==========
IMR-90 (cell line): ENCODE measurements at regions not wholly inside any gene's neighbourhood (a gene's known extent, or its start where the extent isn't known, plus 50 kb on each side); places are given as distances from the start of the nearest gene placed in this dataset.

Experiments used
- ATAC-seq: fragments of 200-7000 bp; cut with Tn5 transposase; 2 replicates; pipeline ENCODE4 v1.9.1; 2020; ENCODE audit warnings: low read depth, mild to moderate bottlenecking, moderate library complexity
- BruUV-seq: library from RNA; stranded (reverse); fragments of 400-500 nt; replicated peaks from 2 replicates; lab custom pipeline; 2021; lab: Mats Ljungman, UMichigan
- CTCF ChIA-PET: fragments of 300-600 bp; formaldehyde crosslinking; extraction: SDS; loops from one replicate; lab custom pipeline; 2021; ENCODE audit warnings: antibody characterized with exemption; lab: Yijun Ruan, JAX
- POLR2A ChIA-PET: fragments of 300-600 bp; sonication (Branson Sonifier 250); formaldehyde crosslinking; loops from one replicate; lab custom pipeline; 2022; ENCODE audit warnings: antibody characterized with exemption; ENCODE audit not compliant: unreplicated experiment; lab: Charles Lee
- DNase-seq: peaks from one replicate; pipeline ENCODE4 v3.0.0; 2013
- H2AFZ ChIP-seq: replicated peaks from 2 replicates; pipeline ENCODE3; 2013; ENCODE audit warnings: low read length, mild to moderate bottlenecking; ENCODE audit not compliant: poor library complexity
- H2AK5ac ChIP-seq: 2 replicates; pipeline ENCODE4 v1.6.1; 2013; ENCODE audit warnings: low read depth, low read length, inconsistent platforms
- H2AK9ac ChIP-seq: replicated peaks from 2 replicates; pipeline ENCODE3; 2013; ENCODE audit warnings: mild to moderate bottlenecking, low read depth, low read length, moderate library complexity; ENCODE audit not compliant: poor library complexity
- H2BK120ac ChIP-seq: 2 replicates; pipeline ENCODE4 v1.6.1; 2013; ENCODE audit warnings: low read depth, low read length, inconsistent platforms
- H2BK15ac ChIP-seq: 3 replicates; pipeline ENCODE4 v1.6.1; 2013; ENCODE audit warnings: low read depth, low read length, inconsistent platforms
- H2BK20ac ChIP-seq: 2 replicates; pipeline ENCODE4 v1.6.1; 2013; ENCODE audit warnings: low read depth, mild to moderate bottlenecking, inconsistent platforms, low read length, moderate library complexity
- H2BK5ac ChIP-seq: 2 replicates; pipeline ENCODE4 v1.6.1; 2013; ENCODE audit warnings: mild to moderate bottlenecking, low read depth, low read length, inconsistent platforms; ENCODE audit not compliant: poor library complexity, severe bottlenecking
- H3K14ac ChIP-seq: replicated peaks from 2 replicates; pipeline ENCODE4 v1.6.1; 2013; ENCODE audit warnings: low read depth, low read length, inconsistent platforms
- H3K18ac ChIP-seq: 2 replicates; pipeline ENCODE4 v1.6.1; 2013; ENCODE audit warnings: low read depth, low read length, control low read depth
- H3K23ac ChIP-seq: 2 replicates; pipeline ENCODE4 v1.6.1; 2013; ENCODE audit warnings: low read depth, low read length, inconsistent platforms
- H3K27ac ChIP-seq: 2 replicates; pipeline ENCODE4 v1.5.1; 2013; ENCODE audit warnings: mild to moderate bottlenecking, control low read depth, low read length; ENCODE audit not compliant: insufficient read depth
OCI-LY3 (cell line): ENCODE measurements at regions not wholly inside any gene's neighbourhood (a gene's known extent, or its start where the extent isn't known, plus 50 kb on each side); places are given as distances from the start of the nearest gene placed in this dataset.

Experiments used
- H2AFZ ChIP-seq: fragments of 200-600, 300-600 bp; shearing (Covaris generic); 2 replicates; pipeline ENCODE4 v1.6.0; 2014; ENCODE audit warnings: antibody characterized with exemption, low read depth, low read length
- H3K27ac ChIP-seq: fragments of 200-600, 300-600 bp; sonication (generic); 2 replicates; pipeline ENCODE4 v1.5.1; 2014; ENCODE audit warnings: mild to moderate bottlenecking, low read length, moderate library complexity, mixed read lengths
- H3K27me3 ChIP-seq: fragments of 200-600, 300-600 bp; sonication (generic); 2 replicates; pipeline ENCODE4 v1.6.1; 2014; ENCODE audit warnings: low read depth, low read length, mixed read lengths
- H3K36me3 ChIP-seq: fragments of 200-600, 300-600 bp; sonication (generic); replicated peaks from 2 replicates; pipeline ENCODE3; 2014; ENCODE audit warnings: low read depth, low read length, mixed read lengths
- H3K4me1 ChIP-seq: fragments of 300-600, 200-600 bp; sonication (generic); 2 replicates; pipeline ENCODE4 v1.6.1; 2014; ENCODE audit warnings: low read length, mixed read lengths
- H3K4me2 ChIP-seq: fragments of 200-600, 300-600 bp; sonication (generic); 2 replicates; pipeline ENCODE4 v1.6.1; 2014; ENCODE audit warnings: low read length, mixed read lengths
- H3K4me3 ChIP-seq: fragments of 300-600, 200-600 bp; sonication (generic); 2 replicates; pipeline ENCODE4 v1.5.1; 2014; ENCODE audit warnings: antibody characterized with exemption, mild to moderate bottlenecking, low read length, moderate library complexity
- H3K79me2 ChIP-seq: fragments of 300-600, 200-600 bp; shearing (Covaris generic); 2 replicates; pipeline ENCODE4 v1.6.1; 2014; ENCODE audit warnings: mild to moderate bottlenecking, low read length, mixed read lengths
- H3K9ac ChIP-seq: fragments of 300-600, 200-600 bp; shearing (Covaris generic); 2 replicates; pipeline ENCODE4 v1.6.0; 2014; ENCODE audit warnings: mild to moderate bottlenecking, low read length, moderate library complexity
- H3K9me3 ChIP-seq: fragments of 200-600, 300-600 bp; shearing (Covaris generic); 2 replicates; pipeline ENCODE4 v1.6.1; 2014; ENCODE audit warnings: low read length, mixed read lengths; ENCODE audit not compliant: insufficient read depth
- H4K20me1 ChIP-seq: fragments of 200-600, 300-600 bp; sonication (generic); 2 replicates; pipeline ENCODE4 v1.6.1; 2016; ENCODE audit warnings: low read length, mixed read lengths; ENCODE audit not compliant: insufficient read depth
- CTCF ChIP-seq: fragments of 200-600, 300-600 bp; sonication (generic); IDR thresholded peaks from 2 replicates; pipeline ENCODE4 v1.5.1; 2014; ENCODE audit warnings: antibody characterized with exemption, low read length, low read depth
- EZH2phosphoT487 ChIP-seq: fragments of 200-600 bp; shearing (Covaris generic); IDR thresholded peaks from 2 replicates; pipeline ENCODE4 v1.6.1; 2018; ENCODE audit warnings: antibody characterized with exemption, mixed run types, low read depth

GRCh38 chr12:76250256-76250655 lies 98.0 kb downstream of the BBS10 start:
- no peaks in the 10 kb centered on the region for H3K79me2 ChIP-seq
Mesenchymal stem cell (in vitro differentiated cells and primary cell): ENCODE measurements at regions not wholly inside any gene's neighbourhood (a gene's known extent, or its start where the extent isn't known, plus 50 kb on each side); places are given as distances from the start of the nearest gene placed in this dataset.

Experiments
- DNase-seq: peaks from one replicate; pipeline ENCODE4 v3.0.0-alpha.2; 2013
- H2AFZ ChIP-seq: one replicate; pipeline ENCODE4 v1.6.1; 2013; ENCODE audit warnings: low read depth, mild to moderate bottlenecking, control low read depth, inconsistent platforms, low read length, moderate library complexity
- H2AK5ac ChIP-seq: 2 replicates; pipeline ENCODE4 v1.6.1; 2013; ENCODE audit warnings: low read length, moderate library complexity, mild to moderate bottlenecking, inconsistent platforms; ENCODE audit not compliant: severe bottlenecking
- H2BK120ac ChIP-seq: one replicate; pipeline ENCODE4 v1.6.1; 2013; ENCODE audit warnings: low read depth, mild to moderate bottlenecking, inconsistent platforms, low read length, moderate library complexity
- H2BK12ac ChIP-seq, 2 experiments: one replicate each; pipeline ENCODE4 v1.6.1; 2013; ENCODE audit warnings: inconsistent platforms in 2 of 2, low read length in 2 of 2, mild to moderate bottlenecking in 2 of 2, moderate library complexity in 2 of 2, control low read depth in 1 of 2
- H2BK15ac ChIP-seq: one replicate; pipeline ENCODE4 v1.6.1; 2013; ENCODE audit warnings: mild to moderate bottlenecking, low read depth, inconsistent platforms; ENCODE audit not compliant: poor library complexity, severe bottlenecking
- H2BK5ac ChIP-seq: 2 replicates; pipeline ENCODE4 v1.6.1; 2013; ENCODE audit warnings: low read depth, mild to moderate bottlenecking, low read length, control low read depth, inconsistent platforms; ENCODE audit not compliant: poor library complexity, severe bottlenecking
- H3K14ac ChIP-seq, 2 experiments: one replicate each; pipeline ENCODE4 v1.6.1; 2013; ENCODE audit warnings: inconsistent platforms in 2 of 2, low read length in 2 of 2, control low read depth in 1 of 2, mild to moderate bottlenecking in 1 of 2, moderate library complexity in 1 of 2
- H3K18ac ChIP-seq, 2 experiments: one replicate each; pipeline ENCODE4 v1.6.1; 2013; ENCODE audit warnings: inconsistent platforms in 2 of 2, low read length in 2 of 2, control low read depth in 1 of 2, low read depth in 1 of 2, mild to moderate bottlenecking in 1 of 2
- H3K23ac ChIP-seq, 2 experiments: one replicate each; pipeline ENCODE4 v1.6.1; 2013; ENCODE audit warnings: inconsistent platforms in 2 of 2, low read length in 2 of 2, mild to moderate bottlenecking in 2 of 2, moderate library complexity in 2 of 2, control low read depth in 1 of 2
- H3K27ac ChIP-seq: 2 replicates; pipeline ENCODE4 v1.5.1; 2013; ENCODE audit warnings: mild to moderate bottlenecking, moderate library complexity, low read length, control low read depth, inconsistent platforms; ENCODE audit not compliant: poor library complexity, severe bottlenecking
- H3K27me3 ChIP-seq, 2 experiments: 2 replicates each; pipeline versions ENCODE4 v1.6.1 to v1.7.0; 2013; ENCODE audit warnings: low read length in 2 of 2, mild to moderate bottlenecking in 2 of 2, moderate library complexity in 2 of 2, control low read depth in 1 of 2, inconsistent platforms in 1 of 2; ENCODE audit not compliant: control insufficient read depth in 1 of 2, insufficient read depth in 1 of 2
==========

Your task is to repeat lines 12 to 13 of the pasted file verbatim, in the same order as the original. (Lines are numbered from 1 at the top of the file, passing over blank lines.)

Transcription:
- H2BK15ac ChIP-seq: 3 replicates; pipeline ENCODE4 v1.6.1; 2013; ENCODE audit warnings: low read depth, low read length, inconsistent platforms
- H2BK20ac ChIP-seq: 2 replicates; pipeline ENCODE4 v1.6.1; 2013; ENCODE audit warnings: low read depth, mild to moderate bottlenecking, inconsistent platforms, low read length, moderate library complexity